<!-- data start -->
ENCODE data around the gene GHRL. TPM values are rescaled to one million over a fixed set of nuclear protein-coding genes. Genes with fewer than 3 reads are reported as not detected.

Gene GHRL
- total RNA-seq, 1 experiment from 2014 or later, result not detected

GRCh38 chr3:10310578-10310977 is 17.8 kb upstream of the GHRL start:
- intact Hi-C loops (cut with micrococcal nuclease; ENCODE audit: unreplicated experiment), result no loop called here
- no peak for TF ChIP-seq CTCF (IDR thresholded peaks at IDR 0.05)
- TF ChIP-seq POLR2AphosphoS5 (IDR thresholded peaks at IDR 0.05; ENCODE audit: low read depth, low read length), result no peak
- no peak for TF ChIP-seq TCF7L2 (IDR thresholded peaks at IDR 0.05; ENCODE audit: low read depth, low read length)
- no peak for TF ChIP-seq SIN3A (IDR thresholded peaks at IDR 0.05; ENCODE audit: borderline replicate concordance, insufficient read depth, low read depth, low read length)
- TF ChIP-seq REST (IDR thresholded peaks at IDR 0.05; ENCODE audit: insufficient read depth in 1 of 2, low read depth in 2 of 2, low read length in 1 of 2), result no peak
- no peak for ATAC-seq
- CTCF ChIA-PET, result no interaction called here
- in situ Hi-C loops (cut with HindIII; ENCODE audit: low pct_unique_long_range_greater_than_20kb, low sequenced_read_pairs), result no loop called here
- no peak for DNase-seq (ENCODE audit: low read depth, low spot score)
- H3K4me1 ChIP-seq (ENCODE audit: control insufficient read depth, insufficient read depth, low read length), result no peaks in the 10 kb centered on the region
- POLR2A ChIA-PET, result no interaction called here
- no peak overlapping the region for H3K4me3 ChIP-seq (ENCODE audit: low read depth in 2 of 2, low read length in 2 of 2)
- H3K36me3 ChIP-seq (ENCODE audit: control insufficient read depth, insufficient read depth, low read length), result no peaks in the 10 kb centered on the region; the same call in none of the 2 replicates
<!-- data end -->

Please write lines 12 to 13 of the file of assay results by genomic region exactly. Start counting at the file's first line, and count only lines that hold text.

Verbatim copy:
- CTCF ChIA-PET, result no interaction called here
- in situ Hi-C loops (cut with HindIII; ENCODE audit: low pct_unique_long_range_greater_than_20kb, low sequenced_read_pairs), result no loop called here